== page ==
|8:25 p.m.||Bigger Than Life|
Nicholas Ray (U.S., 1956)
One of Nicholas Ray’s lesser-known films is also acclaimed by many critics as his best, with James Mason (who also produced) in one of his finest performances. Mason portrays a small-town schoolteacher who secretly moonlights at a cab company to supplement his salary. When he begins taking cortisone to ward off the crippling effects of a rare form of arthritis, the side effects of the drug produce a Jekyll-and-Hyde transformation: his sense of failure as a breadwinner plays off against delusions of grandeur, and he devises increasingly alarming schemes that threaten not only his livelihood but the very survival of his family. Ray’s use of CinemaScope photography to frame this intense, close-in psychological drama is remarkable. What emerges is a powerful and many-layered vision of the pressures of middle-class life turning its uncomprehending victims into monsters.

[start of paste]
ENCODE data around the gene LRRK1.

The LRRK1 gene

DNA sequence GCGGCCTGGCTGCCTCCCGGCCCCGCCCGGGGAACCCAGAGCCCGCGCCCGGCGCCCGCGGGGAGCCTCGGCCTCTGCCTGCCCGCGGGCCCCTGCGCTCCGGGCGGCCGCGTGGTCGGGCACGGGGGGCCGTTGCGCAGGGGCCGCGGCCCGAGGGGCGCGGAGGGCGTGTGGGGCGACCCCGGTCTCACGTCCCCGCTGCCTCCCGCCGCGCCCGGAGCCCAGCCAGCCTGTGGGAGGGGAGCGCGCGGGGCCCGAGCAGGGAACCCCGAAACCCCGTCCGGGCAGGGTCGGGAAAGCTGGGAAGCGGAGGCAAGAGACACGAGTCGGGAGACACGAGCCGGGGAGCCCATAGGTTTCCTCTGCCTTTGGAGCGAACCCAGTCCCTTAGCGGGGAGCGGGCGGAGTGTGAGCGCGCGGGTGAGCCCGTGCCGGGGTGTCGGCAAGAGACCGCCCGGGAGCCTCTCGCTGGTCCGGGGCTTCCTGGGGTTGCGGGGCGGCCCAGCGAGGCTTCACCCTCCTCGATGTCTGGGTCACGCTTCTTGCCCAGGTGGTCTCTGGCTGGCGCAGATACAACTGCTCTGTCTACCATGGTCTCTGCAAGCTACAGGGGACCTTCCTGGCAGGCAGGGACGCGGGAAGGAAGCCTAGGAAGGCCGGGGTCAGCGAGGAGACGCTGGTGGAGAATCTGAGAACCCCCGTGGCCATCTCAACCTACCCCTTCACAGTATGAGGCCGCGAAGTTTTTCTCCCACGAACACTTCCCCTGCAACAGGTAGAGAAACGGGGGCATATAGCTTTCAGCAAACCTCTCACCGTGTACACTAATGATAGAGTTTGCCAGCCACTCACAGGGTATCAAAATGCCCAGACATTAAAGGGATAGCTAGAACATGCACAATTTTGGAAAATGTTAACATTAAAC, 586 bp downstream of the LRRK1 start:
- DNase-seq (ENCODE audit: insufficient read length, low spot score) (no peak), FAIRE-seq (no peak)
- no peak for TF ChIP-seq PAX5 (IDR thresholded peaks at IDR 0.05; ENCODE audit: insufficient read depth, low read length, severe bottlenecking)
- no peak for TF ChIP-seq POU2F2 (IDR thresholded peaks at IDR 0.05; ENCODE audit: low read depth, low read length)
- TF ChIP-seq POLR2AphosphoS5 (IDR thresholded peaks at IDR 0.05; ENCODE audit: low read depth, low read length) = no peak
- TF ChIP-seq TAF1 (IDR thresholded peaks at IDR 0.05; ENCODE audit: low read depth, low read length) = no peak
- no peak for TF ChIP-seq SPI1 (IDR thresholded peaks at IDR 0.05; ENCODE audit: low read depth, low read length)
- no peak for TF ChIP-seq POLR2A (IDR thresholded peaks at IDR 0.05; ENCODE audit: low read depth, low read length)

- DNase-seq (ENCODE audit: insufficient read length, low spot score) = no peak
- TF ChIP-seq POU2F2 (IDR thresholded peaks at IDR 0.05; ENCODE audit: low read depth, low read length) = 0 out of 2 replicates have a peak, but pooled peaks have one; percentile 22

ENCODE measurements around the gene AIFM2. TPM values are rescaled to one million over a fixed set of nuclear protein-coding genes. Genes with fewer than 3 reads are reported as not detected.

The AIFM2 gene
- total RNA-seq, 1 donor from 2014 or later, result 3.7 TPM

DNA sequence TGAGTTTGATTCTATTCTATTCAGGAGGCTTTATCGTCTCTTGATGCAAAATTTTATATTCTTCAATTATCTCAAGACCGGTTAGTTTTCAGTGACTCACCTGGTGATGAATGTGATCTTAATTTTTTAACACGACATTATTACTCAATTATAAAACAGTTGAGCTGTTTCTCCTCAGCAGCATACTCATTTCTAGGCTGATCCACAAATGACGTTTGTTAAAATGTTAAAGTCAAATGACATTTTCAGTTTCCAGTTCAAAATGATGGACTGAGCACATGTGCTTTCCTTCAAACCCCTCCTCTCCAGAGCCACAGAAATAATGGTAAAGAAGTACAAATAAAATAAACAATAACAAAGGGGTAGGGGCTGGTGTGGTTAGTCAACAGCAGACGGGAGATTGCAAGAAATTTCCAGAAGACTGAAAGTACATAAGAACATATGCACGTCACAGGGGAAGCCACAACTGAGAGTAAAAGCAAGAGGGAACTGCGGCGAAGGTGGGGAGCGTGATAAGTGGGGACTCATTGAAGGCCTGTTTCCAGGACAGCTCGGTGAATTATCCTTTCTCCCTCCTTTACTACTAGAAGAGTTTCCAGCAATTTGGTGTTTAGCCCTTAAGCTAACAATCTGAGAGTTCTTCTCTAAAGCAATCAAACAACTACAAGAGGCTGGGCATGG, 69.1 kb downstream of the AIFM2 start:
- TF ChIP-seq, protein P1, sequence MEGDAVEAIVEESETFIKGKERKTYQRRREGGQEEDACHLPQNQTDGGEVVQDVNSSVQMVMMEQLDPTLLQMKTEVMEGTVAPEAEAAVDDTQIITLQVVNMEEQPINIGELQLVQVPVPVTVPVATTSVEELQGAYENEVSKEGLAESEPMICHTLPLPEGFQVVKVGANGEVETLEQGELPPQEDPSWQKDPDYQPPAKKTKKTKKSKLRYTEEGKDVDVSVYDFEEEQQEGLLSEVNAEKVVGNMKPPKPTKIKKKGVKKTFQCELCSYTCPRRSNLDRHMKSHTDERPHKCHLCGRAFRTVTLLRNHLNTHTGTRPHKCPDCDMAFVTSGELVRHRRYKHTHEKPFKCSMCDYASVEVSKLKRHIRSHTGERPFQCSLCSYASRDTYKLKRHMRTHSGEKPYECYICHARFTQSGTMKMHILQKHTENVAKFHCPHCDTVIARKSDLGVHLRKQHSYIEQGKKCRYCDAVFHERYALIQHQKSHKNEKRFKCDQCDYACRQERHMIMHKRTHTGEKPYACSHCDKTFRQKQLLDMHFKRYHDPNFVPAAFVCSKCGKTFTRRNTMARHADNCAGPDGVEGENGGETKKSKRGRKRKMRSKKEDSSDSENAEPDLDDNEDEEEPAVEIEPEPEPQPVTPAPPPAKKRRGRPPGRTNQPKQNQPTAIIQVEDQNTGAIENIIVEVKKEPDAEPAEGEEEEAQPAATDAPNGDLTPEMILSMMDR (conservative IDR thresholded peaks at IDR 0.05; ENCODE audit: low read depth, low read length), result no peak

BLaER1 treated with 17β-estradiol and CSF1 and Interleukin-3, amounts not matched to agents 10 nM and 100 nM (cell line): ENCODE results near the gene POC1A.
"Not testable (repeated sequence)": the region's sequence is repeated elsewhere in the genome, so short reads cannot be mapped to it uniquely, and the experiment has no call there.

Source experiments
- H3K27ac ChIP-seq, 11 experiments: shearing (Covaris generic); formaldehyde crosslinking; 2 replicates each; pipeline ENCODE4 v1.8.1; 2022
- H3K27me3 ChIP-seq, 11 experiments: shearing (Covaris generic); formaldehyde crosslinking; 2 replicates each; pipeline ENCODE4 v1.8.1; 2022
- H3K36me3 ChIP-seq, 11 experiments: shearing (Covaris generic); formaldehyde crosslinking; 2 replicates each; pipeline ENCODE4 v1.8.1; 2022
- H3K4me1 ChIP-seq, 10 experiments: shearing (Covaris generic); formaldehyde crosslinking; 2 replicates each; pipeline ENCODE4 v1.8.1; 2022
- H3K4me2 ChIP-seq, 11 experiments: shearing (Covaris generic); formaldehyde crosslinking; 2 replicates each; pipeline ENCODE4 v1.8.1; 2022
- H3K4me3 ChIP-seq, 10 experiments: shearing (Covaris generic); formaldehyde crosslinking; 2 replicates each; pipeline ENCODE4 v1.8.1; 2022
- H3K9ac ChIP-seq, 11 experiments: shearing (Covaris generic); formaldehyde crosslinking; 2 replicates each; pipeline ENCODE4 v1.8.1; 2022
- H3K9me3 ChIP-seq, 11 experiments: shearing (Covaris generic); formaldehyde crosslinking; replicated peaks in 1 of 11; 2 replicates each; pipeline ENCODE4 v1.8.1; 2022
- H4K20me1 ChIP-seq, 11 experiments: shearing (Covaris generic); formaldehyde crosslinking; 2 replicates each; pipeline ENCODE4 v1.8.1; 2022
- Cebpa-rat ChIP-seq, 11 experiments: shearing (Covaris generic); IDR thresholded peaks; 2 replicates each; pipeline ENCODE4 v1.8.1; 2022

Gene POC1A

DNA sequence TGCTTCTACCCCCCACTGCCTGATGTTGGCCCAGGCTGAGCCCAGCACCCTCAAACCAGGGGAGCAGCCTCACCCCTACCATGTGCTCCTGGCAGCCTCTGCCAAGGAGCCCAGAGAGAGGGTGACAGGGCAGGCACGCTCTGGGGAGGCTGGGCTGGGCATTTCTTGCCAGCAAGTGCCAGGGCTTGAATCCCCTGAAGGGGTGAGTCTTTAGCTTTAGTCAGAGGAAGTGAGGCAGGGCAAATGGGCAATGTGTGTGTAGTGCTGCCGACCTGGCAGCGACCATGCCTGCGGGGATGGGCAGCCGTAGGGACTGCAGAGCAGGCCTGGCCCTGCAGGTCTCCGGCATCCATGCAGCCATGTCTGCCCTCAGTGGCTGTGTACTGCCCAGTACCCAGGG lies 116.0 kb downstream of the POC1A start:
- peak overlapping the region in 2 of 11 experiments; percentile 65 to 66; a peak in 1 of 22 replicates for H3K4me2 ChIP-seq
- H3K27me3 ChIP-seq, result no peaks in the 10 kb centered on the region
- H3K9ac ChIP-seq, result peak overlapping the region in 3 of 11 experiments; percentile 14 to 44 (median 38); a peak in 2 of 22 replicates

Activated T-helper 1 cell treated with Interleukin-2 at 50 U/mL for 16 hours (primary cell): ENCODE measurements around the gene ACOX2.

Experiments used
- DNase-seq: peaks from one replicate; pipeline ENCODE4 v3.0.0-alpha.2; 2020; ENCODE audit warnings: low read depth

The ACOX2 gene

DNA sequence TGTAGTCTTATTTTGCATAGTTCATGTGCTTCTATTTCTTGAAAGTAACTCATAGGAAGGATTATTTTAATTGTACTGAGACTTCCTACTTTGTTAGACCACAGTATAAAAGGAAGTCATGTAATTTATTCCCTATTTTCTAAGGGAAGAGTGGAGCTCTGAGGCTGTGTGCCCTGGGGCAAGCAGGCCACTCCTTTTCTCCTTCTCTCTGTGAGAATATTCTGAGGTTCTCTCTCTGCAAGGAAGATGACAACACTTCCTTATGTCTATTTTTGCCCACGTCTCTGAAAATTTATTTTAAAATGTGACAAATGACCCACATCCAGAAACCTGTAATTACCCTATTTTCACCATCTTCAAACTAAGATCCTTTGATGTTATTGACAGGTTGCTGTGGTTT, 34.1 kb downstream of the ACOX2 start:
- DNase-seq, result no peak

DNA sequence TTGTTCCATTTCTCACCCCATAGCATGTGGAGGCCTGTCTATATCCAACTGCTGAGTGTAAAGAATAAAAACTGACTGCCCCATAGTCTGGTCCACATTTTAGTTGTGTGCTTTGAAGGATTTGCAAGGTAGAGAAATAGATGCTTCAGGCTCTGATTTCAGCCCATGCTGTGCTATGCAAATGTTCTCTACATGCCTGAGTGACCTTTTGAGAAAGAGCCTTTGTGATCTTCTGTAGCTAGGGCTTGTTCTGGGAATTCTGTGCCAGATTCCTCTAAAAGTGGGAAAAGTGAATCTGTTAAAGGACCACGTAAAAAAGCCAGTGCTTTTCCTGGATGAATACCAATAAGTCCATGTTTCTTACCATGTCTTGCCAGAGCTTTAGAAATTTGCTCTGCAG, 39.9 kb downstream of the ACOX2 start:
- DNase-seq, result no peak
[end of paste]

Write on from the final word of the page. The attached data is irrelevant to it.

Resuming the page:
• Written by Cyril Hume, Richard Malbaum, based on an article by Berton Roueche. Photographed by Joe MacDonald. With James Mason, Barbara Rush, Walter Matthau, Christopher Olsen. (95 mins, Color, ’Scope, 35mm, From Criterion Pictures/20th Century Fox)